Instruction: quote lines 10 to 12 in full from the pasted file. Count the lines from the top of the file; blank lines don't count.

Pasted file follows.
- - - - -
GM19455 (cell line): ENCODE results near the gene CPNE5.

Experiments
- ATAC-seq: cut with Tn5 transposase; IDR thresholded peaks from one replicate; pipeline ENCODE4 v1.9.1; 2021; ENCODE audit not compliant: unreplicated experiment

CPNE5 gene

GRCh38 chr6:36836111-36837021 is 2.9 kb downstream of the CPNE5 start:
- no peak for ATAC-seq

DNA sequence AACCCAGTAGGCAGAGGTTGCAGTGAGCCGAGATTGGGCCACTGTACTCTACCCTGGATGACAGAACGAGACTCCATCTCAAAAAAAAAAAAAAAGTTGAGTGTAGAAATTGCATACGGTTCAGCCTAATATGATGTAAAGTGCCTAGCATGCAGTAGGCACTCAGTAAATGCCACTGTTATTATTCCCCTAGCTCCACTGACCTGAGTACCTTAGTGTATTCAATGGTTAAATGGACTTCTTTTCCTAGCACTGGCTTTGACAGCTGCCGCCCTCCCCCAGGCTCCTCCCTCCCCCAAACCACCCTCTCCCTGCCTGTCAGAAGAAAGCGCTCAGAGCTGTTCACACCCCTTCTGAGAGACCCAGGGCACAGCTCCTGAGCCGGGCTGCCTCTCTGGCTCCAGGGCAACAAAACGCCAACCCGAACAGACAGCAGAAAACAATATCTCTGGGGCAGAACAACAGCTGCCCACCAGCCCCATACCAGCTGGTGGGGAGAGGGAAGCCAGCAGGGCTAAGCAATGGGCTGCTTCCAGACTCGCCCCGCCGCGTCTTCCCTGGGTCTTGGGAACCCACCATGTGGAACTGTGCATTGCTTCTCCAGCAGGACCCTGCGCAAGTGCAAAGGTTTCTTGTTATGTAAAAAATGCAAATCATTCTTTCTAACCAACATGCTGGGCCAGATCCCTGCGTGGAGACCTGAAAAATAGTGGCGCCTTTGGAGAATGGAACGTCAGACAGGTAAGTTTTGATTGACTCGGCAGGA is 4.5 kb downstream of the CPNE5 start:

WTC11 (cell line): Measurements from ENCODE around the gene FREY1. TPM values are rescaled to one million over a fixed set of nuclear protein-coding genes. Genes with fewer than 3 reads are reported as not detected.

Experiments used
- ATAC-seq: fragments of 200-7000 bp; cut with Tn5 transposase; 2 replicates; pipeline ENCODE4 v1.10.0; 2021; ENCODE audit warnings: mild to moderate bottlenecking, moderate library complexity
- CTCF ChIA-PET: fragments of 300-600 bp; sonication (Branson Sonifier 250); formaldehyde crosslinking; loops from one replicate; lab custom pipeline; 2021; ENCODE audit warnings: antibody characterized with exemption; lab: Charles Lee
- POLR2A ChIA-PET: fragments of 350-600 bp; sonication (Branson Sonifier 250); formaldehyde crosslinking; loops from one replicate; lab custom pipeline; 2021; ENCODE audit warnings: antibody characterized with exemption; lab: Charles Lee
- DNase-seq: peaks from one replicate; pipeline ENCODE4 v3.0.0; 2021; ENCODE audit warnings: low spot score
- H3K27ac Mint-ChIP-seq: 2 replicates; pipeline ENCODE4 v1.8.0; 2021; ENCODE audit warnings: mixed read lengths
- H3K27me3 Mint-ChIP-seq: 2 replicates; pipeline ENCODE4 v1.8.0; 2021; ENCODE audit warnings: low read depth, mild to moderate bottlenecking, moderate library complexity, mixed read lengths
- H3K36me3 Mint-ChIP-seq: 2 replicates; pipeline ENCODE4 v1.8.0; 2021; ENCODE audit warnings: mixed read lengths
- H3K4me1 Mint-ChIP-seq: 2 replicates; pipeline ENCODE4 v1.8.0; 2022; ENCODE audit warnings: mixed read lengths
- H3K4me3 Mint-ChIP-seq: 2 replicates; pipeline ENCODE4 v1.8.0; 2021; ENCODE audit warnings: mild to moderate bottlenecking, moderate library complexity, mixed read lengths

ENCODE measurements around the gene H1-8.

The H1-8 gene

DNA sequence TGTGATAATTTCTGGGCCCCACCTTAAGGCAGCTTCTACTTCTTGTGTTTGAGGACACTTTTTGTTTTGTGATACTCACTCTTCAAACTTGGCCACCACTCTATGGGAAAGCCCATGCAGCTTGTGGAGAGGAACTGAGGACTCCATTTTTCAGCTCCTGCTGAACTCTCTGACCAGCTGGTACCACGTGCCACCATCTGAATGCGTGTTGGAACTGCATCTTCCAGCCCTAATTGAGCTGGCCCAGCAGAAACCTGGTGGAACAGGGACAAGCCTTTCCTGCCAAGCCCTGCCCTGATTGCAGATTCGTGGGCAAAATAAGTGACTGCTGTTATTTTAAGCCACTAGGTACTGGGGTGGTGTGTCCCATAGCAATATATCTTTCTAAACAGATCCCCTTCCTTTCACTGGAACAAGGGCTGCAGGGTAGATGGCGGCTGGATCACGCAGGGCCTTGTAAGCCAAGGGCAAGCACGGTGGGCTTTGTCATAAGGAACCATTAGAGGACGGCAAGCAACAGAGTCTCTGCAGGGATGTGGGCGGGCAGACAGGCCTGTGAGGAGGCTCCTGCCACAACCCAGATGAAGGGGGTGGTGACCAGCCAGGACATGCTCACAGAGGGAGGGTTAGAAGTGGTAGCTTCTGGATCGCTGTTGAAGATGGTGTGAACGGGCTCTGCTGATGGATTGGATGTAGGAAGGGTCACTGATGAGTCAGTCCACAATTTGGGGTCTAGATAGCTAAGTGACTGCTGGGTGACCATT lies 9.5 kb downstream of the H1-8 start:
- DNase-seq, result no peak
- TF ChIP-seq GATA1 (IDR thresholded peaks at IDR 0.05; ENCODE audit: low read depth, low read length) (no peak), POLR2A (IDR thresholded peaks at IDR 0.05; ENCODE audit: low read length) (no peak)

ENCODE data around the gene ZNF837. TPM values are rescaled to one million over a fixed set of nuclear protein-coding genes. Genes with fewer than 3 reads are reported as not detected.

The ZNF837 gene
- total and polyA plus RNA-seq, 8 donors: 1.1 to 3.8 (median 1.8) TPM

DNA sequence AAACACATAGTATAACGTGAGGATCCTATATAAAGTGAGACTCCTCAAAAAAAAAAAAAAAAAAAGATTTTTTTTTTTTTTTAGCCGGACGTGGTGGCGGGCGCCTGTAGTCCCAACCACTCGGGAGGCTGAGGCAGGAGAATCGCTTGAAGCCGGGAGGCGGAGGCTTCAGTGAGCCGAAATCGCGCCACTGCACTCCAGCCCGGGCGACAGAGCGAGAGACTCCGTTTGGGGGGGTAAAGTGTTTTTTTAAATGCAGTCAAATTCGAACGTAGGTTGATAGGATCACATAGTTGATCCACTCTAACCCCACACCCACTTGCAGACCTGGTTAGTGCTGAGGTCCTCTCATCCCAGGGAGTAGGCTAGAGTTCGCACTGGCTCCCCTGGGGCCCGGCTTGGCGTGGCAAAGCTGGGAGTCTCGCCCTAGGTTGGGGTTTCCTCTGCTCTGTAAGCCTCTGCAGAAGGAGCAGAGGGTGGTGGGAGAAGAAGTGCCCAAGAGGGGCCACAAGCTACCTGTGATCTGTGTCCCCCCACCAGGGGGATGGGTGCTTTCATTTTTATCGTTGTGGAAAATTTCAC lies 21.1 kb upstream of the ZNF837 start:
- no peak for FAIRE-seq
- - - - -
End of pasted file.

- ATAC-seq: fragments of 200-7000 bp; cut with Tn5 transposase; 2 replicates; pipeline ENCODE4 v1.10.0; 2021; ENCODE audit warnings: mild to moderate bottlenecking, moderate library complexity
- CTCF ChIA-PET: fragments of 300-600 bp; sonication (Branson Sonifier 250); formaldehyde crosslinking; loops from one replicate; lab custom pipeline; 2021; ENCODE audit warnings: antibody characterized with exemption; lab: Charles Lee
- POLR2A ChIA-PET: fragments of 350-600 bp; sonication (Branson Sonifier 250); formaldehyde crosslinking; loops from one replicate; lab custom pipeline; 2021; ENCODE audit warnings: antibody characterized with exemption; lab: Charles Lee